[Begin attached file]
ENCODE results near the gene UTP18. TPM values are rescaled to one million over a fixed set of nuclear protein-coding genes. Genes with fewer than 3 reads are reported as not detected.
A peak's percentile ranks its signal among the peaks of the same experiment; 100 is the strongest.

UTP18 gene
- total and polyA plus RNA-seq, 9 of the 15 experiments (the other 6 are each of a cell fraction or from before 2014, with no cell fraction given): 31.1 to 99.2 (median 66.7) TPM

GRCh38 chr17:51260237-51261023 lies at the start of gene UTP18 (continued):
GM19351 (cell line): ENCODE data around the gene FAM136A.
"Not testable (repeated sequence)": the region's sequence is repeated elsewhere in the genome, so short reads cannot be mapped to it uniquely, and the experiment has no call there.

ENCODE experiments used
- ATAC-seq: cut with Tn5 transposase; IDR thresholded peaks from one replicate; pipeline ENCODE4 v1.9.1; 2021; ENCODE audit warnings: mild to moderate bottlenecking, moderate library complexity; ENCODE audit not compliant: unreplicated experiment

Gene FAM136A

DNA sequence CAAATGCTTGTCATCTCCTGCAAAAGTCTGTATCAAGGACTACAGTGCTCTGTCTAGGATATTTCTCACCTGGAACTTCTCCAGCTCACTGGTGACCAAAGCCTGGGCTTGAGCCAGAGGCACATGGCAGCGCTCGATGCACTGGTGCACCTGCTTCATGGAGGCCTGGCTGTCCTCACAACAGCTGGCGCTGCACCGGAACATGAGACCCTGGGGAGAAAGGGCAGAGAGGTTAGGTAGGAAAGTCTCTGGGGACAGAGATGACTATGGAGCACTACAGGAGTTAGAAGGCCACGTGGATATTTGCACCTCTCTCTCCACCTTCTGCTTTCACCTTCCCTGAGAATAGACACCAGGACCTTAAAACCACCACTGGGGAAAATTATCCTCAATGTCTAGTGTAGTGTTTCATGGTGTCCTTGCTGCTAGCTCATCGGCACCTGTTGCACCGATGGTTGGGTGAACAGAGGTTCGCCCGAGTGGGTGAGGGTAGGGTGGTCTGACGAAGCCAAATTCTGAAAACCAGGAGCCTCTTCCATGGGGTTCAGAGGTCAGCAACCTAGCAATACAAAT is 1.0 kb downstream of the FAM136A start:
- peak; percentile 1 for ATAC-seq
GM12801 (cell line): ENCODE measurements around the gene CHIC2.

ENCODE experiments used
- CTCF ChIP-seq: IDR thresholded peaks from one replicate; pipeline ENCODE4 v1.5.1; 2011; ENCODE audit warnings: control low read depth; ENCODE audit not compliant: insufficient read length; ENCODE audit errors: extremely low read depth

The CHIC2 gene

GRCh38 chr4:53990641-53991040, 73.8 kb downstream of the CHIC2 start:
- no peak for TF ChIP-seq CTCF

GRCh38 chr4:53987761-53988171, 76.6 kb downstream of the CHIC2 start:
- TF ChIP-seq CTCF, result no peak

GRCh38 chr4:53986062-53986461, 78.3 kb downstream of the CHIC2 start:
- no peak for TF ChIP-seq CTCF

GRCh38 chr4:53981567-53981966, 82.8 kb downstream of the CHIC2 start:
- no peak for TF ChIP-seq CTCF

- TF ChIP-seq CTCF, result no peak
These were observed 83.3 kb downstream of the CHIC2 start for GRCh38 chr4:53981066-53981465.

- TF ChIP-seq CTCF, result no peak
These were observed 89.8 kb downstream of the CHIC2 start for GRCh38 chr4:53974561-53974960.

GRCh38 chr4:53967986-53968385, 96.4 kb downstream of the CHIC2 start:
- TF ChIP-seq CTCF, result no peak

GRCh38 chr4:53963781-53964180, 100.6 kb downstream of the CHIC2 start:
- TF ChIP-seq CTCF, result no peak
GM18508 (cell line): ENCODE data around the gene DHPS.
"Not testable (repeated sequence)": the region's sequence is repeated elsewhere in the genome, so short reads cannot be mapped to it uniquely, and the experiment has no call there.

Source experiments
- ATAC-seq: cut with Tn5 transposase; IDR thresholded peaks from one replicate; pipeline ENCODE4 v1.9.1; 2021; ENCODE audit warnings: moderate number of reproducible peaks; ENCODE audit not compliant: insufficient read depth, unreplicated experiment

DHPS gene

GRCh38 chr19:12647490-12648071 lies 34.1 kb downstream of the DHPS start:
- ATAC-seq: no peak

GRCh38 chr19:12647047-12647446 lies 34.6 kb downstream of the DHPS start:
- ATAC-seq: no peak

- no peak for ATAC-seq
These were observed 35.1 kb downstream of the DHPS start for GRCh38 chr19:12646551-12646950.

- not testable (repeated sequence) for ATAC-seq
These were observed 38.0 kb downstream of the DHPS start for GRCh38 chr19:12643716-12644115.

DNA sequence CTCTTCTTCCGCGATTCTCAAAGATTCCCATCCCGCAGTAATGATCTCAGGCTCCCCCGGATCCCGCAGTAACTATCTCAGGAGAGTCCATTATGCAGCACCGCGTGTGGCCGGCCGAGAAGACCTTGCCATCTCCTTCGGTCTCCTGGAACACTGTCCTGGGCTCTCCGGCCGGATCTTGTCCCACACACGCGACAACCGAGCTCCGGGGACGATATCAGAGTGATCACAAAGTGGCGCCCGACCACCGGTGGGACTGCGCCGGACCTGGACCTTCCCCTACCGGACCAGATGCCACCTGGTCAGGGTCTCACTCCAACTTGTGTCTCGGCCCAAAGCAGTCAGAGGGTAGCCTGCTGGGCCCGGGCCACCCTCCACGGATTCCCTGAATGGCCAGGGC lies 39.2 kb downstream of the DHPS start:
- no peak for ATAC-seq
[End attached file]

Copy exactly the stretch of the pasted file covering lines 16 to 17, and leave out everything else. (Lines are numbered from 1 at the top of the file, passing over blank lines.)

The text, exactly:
The CHIC2 gene

GRCh38 chr4:53990641-53991040, 73.8 kb downstream of the CHIC2 start: